California Milk Processor Board wants skateboarding tweens to embrace its #BonesLoveMilk message
The California Milk Processor Board (CMPB), the organization behind the long-running ‘Got Milk?’ campaign, is hoping to battle sluggish dairy milk sales in the state with a new campaign aimed at tweens involved in extreme sports.
Called #BonesLoveMilk, the board’s latest effort stems from research out of its agency of record Grupo Gallegos that found that pre-teens are more likely to ditch milk in favor of trendier drinks like flavored water than other age groups.
“Kids drink milk at home because mom puts it on the table or dad tells them it’s good for them,” said Stephen James, executive director at CMPB, “but then they get out into the ‘real world’ where they get peer pressured into drinking energy drinks and flavored waters and things that they think are cool, so we sort of lose them until they realize once they reach adulthood that milk really is the nutrient powerhouse that their parents told them it was.”
To try and get tweens to keep on drinking milk throughout their teenage years, CMPB has spent the past few months visiting skateboarding events to spread its #BonesLoveMilk message by handing out custom skateboards, hosting trick contests and giving out samples. The hope is that pre-teens and teens will start viewing milk as a healthy drink that can help them strengthen their bones instead of a beverage that’s doled out to them by their parents.
On June 21, which is international Go Skateboarding Day, the brand traveled to three LA skate parks to spread the word with pro skateboarders including Tommy Sandoval and Garrett Hill on board. Last month, CMPB built a #BonesLoveMilk pop-up store at Huntington Beach during the US Open of Surfing in hopes of reaching both skateboarders and surfers hanging out at the annual event.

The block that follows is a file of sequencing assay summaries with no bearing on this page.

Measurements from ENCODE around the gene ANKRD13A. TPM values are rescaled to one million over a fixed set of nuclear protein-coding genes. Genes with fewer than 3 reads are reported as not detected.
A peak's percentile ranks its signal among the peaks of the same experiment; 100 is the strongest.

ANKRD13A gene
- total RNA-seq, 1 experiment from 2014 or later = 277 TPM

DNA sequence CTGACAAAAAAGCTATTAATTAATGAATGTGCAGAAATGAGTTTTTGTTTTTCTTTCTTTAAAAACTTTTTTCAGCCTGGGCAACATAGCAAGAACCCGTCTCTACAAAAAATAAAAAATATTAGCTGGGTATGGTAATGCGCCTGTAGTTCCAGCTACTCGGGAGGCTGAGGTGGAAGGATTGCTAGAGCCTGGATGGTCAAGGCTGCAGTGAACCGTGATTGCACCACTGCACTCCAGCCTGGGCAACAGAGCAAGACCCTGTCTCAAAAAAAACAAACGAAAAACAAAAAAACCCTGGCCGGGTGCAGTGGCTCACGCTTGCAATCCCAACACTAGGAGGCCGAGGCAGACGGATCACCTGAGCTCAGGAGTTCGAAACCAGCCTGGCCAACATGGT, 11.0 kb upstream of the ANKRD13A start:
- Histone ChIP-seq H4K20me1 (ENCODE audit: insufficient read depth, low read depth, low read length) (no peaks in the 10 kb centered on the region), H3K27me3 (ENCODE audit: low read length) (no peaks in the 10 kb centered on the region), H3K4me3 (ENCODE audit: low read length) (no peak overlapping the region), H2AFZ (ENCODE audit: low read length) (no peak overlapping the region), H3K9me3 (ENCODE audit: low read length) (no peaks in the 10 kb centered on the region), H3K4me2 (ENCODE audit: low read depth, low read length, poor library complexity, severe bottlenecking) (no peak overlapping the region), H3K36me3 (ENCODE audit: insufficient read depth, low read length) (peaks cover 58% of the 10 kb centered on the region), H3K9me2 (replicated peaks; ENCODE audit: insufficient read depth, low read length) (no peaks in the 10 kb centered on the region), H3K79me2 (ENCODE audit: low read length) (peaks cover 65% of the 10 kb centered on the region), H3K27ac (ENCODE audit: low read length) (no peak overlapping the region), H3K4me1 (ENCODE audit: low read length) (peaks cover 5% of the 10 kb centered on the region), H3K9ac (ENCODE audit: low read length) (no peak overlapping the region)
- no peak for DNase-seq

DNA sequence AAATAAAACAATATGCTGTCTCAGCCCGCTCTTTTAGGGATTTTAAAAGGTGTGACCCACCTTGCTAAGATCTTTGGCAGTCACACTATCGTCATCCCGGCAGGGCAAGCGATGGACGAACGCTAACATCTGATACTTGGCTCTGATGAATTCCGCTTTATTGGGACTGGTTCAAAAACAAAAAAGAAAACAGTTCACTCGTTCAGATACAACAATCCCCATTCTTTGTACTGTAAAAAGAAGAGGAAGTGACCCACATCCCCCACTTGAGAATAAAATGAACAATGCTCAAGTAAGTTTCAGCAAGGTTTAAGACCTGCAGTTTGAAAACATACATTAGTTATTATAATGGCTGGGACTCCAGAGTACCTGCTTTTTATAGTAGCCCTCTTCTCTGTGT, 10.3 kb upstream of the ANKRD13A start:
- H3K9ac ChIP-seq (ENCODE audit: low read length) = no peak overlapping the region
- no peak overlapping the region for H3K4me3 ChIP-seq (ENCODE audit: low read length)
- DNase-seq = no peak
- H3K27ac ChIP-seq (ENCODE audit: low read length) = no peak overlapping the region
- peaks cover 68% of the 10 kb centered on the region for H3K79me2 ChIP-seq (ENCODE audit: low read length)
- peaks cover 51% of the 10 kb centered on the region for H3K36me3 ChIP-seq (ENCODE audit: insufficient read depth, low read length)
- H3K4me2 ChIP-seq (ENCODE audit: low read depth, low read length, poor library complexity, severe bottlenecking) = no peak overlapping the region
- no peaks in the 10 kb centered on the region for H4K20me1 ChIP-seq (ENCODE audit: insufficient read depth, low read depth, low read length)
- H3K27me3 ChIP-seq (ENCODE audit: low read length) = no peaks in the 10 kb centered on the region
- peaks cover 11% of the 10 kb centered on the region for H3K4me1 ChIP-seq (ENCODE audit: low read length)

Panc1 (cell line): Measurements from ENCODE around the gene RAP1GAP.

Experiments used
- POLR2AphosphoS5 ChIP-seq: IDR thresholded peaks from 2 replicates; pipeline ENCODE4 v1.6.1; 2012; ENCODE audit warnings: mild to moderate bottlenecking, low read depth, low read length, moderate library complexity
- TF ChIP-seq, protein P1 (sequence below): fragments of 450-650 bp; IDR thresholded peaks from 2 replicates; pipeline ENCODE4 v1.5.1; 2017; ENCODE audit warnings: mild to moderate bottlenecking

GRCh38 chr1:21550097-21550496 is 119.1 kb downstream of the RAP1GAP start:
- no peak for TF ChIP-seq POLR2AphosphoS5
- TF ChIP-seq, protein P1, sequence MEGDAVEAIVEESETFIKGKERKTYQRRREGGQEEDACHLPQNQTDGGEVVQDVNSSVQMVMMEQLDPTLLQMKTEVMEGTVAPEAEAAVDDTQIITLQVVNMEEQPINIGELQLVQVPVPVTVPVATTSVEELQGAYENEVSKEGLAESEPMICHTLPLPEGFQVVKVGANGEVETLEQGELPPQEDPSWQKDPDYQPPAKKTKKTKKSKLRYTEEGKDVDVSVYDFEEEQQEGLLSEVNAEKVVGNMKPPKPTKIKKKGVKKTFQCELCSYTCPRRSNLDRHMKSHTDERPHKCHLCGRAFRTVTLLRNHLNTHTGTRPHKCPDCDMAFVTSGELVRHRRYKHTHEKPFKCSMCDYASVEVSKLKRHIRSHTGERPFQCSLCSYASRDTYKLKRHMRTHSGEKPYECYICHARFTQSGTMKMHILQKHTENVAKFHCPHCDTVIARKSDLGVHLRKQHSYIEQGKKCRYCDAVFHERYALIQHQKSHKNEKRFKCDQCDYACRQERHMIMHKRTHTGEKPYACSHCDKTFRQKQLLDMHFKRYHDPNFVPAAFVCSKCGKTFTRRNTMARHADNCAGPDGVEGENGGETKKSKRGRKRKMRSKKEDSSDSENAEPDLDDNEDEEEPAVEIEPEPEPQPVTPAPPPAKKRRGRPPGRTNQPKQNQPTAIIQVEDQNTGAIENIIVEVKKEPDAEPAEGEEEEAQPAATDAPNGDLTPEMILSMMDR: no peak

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“This is an audience that is particularly prone to falling off of a skateboard and having a lot of stress put on their bodies and their bones, so we thought this campaign was a really good harmonization of the message of milk being good for them, which you can’t come right out and say because this is a demographic that really can smell advertising from a mile away,” said James.
According to Grupo Gallegos, which is based in Huntington Beach, the campaign has received more than 700,000 views on social media through Facebook, Snapchat & Instagram and more than 84,000 engagements.
While CMPB has been documenting its travels on social media and is encouraging skateboarders to share their own videos using the hashtag #BonesLoveMilk, founder and chief executive of Grupo Gallegos John Gallegos said that having a physical presence at events where pre-teens are likely to be is an important aspect of the campaign since it allows the brand to interact with its target demographic during a time where they’re likely not thinking about milk.
“The further you are away from the refrigerator, the less likely you are to be consuming milk, per se,” said Gallegos. “This is how we can stay relevant in a conversation when [tweens] are away from their refrigerator.”
Gallegos also noted that the campaign is likely to extend to other extreme sports, like motocross and snowboarding, in the future.
“I think it’s a wonderful platform,” he said. “It really does fit the California lifestyle mentality.”